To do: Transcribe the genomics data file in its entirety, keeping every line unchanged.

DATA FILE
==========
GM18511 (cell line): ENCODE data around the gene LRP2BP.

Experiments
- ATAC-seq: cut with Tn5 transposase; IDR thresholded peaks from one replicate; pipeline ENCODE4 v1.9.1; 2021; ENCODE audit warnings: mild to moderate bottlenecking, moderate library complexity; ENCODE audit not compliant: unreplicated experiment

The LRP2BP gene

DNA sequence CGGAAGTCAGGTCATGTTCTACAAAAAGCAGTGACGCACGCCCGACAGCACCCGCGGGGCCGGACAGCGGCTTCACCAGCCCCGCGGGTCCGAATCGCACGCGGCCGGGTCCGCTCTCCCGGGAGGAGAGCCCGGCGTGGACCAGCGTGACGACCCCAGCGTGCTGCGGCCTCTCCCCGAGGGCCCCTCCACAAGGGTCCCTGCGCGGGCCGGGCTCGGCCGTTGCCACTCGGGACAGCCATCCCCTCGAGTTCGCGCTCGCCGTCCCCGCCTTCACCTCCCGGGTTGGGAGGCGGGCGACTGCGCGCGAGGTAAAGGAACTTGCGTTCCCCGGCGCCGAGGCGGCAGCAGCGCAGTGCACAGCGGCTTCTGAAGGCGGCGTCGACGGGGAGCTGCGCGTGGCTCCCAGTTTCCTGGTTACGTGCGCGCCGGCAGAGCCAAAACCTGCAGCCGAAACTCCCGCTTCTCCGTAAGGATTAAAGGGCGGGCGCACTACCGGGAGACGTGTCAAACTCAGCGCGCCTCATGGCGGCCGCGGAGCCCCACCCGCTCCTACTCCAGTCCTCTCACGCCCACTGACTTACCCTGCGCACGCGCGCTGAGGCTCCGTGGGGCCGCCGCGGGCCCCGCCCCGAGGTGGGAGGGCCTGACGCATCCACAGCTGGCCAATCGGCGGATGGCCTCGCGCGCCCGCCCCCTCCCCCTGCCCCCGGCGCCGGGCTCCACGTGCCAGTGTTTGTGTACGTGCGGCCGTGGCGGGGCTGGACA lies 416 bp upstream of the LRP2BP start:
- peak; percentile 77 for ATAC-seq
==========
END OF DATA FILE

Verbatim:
GM18511 (cell line): ENCODE data around the gene LRP2BP.

Experiments
- ATAC-seq: cut with Tn5 transposase; IDR thresholded peaks from one replicate; pipeline ENCODE4 v1.9.1; 2021; ENCODE audit warnings: mild to moderate bottlenecking, moderate library complexity; ENCODE audit not compliant: unreplicated experiment

The LRP2BP gene

DNA sequence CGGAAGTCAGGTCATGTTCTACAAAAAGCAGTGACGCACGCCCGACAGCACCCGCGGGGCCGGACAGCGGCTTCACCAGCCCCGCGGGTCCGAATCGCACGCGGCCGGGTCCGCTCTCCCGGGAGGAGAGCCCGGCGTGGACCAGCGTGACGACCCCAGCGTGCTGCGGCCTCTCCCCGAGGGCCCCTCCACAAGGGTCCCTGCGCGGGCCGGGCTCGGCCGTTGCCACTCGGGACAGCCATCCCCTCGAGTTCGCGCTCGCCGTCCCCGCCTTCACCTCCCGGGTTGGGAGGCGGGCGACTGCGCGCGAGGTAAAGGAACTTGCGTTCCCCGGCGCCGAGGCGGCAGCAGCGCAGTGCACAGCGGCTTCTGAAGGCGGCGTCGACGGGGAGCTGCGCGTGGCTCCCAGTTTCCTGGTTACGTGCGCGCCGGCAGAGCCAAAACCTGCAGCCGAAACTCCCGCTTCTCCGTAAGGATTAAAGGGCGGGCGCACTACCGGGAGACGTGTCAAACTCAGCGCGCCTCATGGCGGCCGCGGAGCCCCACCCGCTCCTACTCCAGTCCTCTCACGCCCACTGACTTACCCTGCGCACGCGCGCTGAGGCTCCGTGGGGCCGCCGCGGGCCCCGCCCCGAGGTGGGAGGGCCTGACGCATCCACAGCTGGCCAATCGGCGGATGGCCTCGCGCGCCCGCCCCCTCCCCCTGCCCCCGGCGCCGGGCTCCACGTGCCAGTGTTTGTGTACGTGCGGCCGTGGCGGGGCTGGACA lies 416 bp upstream of the LRP2BP start:
- peak; percentile 77 for ATAC-seq